- Max Bet as often as you can. This increases your payouts
by quite a bit and the opportunities are even hotter when Max Betting on
Aces & Eights Poker Glossary
The excitement of playing Aces & Eights Poker is far
more fun when you are familiar with all the terms used in the game. The
explanation of these terms is provided for you here.
Bankroll: The amount of money that you have on hand to
wager for the duration of your game play.
Behind: Not (currently) having the best hand.
Bet: Money wagered during the play of a hand. More
specifically, the opening bet of a betting round.
Bet Max: Automatically bets the maximum number of coins
Bottom End: The lowest rank of a possible straight. For
example, with the cards 5-6-7 in your hand, getting the 3-4 dealt to you gives
you a bottom end straight. If you are dealt a 4-8 or 8-9, these combinations
would be considered higher straights. Some players also call the bottom end the
Discard: To take a previously dealt card out of play. The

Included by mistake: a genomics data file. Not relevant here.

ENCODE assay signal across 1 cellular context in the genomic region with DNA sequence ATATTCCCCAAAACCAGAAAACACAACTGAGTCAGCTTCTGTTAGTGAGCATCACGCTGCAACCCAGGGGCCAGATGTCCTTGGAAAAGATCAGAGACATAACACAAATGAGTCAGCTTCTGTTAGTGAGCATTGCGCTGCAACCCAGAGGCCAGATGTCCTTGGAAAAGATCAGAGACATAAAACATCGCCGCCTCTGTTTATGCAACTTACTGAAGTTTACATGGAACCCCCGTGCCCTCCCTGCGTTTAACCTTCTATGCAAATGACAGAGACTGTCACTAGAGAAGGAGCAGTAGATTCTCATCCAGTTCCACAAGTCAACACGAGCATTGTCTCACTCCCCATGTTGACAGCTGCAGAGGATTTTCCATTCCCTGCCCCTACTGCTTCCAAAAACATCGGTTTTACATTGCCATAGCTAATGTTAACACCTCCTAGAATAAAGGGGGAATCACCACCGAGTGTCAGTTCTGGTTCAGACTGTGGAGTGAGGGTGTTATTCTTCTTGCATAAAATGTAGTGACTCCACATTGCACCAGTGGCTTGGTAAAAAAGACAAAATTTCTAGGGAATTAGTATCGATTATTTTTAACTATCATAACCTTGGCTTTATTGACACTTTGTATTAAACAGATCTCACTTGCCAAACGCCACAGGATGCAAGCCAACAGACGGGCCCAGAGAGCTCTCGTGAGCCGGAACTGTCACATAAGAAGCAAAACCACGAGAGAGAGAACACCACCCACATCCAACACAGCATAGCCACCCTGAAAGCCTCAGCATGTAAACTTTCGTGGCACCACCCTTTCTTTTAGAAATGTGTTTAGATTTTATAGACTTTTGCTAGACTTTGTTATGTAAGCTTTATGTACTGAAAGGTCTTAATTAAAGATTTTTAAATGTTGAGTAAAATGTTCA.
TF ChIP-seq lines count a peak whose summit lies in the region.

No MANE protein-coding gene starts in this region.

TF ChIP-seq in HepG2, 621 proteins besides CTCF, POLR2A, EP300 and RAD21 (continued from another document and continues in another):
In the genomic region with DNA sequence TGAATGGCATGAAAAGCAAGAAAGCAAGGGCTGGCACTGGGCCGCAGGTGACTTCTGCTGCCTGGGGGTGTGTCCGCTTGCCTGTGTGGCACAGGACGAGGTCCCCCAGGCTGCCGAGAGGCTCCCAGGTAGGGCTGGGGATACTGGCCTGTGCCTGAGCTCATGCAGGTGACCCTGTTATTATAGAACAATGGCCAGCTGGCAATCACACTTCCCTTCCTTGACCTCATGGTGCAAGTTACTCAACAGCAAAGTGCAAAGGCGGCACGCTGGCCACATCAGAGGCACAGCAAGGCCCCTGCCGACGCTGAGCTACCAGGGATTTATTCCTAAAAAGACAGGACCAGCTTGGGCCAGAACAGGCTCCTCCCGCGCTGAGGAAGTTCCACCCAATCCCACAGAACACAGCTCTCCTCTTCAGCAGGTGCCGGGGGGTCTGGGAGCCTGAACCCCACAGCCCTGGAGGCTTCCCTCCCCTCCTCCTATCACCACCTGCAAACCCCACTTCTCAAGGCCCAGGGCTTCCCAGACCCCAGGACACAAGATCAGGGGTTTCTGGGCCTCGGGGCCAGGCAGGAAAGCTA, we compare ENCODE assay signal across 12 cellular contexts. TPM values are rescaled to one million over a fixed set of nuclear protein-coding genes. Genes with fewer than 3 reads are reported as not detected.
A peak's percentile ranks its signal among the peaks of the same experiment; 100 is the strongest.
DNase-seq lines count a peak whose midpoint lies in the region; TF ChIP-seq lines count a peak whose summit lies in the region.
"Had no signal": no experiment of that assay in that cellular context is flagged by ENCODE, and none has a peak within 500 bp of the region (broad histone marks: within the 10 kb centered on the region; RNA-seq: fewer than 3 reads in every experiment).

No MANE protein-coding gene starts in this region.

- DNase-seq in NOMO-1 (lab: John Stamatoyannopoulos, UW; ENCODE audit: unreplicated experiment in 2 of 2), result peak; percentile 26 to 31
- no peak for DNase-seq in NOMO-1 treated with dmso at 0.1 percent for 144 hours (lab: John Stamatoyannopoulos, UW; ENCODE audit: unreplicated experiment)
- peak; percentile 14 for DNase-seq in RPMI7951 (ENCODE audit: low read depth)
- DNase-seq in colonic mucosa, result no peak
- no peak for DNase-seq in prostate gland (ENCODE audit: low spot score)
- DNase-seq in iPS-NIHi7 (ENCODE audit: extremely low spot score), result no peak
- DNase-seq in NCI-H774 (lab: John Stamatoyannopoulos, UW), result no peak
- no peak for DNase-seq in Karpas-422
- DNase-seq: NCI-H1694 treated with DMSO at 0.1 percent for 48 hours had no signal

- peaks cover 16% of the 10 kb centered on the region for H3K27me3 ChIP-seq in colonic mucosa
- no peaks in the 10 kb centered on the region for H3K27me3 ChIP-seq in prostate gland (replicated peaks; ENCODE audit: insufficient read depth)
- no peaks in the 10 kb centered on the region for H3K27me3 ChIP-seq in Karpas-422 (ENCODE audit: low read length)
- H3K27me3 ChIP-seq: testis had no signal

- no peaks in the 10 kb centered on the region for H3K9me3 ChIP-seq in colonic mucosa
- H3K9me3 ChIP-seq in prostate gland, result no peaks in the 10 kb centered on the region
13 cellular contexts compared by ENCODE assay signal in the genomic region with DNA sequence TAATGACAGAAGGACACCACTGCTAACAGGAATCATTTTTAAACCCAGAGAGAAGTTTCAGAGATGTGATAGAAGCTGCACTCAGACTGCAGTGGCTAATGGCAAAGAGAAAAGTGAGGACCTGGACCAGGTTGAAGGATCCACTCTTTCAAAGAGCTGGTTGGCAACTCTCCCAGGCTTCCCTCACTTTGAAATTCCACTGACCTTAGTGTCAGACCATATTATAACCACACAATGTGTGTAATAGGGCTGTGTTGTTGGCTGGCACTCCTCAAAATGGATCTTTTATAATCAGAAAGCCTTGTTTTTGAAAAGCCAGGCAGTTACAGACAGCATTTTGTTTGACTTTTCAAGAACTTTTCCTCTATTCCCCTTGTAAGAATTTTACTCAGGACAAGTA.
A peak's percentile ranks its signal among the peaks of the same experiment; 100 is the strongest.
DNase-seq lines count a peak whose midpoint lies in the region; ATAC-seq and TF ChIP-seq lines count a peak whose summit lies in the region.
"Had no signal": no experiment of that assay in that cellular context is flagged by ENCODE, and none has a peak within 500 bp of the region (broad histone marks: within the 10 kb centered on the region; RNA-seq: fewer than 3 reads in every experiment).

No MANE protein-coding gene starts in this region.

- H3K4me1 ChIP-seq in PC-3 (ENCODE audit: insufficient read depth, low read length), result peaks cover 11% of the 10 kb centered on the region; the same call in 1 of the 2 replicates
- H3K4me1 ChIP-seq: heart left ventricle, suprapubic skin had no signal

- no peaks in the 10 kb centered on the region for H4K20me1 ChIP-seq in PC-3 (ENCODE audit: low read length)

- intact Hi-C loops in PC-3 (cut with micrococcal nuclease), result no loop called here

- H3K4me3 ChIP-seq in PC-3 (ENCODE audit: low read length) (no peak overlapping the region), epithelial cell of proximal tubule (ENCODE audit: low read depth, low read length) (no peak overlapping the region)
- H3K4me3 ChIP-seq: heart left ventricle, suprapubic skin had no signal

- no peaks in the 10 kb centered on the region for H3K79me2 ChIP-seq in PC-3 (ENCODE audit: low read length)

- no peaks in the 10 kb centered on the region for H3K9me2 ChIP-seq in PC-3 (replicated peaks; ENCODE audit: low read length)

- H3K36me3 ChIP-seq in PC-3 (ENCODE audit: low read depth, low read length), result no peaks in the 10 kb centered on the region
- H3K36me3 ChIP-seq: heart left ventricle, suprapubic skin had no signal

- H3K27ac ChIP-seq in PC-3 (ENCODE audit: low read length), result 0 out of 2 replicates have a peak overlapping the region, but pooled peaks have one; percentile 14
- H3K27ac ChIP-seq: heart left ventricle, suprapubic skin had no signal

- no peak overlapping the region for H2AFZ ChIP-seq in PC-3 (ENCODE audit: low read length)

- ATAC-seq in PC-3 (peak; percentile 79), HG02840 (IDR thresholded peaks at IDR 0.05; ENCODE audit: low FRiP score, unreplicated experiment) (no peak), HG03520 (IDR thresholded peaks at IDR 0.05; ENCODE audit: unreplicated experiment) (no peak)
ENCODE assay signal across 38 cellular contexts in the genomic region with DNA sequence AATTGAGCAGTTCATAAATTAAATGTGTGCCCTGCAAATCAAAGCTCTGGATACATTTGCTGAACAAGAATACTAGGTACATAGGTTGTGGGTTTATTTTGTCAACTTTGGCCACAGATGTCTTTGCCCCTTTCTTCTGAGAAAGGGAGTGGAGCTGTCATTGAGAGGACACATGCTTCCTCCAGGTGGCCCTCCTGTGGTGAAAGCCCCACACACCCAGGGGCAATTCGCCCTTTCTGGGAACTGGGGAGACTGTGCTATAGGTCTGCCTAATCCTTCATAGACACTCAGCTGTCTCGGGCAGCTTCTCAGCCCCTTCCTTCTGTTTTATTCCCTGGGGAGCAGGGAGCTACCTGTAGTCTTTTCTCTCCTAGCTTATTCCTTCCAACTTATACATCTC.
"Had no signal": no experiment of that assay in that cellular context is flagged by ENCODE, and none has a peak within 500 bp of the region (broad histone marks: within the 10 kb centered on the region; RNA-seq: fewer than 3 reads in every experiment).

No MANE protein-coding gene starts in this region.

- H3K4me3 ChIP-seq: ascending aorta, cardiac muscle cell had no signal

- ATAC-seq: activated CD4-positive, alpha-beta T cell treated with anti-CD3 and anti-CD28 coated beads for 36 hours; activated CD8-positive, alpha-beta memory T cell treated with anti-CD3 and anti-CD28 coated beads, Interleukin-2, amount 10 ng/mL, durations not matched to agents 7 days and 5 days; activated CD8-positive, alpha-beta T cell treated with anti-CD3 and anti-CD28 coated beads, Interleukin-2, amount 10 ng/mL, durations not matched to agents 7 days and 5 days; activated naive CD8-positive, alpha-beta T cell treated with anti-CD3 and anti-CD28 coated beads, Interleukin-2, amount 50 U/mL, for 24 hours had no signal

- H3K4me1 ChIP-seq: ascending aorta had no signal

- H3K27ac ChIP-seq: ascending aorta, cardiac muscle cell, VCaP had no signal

set of all discards for a deal is called the "deadwood" or the
Flush: A Flush is a poker hand that features five cards of
the same suit, but not in rank sequence such as K-J-8-4-3 of Spades,. It ranks
above a Straight and below a Full House.
Four Aces or Eights: A Four-of-a-Kind made up of all Aces
or all eights, such as A-A-A-A-2, or 8-8-8-8-8-K. It ranks above Four Sevens,
but lower than a Straight Flush.
Four Sevens: A Four-of-a-Kind made up of all sevens, such
as 7-7-7-7-2. It ranks above Other Four-of-a-Kinds, but lower than a Four Aces
Four-of-a-Kind: A Four-of-a-Kind, also known as a Quad,
features four cards of one rank, and an unmatched card of another rank, such as
9-9-9-9-6. It ranks above a Full House and below Four Sevens.
Full House: A Full House contains three matching cards of
one rank, and two matching cards of another rank, such as J-J-J-10-10. It ranks
below a Four-of-a-Kind and above a Flush.
Hand: The set of five cards dealt to you. In a multi-hand
game, you can choose to play up to 100 hands at a time.
High End: The highest rank of a possible straight. For